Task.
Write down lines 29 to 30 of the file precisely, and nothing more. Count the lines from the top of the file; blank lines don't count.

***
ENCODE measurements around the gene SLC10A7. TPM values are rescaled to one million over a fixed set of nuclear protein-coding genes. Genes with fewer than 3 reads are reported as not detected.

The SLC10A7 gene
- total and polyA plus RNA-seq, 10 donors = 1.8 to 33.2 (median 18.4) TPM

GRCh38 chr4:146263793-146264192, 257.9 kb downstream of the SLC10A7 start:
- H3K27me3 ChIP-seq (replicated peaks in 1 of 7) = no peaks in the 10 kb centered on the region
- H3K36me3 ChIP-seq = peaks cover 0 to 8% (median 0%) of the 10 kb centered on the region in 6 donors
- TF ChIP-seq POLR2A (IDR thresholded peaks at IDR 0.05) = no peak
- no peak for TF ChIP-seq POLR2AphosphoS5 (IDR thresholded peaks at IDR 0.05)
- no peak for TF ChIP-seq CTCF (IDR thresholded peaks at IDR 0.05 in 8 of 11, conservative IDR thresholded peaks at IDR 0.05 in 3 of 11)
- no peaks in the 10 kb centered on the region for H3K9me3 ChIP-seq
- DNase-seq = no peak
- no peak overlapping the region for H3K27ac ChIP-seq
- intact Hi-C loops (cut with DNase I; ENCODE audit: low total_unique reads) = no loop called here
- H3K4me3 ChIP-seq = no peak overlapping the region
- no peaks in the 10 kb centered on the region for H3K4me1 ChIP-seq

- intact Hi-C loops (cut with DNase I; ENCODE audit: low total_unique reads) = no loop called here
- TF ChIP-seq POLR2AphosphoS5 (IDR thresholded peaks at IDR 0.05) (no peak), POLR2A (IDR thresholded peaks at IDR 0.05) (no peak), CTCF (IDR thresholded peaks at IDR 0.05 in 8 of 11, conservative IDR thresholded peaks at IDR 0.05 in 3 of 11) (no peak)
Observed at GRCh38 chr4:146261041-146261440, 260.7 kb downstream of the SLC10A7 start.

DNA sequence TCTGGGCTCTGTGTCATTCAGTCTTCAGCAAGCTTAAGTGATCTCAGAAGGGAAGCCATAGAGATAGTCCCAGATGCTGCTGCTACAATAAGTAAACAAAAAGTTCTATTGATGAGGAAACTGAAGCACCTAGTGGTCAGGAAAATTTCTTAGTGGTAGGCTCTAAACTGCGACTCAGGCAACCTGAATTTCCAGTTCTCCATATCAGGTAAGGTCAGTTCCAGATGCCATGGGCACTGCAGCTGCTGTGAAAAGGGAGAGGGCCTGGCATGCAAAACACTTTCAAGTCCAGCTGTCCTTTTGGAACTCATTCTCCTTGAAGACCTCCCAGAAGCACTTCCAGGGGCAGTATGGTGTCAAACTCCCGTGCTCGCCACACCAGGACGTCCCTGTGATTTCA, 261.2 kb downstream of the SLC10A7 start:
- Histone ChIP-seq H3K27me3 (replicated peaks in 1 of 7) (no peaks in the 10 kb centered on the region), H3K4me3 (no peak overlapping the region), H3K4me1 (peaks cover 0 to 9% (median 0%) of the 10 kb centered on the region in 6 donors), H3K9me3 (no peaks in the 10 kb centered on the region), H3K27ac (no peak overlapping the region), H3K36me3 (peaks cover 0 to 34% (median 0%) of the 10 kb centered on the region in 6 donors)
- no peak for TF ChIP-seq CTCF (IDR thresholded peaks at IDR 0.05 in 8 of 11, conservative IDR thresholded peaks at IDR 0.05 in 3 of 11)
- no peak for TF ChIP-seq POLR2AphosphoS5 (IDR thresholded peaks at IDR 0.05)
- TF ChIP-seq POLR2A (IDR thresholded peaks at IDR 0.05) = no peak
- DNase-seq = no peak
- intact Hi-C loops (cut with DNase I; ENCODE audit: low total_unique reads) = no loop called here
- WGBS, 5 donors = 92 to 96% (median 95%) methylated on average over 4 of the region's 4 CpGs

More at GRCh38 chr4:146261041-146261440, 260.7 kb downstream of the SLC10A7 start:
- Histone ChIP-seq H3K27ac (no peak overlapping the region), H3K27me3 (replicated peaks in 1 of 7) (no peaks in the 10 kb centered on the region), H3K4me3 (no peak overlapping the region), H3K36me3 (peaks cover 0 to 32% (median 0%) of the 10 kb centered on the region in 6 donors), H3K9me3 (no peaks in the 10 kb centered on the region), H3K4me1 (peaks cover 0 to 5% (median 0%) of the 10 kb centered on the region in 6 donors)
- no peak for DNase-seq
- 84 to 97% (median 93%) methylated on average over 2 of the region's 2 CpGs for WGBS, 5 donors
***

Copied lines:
- no peak for DNase-seq
- 84 to 97% (median 93%) methylated on average over 2 of the region's 2 CpGs for WGBS, 5 donors